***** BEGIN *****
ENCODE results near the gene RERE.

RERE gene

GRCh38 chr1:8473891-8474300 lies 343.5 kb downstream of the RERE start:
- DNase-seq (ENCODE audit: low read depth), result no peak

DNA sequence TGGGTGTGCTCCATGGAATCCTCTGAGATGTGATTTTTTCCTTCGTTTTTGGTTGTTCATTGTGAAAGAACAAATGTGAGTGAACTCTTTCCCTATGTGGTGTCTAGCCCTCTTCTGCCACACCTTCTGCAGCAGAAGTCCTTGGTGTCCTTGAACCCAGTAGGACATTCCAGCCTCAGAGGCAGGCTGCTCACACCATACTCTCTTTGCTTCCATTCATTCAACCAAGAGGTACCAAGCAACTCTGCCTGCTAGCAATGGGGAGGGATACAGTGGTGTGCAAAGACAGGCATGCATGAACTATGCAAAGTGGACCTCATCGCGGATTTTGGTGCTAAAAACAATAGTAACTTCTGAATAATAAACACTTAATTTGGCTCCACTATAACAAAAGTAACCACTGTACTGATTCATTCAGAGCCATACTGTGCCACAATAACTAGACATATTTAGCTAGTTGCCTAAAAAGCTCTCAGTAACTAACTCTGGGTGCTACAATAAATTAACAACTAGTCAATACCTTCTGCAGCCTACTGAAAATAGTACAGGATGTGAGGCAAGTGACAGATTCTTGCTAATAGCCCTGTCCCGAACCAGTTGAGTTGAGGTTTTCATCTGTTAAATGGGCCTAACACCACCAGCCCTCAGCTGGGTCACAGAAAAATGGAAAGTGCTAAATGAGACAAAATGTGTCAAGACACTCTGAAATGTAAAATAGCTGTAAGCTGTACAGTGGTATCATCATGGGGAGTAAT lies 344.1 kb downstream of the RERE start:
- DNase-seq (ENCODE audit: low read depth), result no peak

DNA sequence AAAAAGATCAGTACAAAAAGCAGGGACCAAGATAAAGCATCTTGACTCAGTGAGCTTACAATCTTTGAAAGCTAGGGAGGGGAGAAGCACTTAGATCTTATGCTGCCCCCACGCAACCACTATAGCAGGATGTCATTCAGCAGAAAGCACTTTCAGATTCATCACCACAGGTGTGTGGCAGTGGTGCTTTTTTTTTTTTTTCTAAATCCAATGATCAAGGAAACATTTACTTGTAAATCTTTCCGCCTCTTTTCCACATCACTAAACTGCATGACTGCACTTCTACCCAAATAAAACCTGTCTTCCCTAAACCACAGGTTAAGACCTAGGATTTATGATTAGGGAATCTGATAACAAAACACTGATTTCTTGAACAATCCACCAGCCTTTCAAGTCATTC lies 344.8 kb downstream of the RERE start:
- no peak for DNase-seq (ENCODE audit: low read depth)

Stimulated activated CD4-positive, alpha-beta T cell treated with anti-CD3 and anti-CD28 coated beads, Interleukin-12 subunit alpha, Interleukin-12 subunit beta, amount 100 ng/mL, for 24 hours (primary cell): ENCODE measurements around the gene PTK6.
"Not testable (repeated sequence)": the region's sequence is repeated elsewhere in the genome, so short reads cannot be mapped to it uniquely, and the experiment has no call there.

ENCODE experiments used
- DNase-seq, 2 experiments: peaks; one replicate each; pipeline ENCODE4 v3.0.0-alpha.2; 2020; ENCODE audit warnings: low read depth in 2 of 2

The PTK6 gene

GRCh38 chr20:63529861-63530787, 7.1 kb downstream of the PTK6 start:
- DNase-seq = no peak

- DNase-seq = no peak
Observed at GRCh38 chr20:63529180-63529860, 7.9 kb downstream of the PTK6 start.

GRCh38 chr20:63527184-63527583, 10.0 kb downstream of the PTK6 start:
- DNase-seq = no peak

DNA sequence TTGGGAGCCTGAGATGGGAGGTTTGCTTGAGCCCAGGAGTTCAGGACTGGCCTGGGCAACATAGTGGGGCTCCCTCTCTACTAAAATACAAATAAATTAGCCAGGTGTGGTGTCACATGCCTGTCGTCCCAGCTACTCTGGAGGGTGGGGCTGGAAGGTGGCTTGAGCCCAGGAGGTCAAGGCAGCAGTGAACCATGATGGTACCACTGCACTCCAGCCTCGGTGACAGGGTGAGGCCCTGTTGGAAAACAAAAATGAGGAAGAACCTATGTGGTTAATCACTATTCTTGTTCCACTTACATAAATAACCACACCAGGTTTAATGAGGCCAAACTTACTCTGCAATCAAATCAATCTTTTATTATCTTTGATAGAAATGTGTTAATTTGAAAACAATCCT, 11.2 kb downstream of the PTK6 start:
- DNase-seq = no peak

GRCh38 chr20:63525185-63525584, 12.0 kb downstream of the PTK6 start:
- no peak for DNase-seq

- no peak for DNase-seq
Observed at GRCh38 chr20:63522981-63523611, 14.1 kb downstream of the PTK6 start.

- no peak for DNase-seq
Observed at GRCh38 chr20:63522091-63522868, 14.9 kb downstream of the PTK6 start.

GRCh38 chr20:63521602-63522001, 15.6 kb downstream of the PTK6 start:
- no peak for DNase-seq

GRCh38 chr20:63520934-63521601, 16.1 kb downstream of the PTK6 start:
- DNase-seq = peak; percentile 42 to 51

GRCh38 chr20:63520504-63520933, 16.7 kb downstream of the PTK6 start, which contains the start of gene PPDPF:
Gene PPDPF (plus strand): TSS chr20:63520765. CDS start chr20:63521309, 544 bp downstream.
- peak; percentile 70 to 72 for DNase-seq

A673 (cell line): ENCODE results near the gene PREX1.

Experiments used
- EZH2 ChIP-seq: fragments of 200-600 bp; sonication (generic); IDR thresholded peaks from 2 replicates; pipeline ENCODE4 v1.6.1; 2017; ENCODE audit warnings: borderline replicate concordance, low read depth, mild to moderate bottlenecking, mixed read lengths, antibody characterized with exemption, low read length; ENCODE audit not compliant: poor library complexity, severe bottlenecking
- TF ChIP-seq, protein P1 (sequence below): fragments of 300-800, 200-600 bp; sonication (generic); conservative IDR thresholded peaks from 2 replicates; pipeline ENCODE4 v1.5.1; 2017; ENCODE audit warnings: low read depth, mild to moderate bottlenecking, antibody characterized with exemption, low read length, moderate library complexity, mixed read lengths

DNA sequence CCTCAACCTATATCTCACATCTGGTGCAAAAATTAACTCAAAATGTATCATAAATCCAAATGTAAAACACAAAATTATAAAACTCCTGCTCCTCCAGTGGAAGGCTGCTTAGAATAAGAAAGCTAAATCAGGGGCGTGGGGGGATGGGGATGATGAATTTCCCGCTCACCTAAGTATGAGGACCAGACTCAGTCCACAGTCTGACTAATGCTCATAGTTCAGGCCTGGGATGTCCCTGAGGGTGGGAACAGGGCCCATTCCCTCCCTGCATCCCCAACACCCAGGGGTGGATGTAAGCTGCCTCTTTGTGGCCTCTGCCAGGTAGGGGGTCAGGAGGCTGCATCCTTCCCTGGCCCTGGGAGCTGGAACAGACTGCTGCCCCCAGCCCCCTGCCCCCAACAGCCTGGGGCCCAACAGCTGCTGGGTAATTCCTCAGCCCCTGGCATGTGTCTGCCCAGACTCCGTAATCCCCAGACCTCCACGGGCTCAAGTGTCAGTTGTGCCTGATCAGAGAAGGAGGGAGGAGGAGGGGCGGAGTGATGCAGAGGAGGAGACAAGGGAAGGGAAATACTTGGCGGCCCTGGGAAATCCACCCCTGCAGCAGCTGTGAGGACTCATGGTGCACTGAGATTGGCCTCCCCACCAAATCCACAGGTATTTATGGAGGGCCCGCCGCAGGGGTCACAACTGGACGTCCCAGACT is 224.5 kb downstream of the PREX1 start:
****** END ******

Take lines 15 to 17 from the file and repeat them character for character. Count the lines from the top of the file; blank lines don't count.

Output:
- DNase-seq = no peak

- DNase-seq = no peak
Observed at GRCh38 chr20:63529180-63529860, 7.9 kb downstream of the PTK6 start.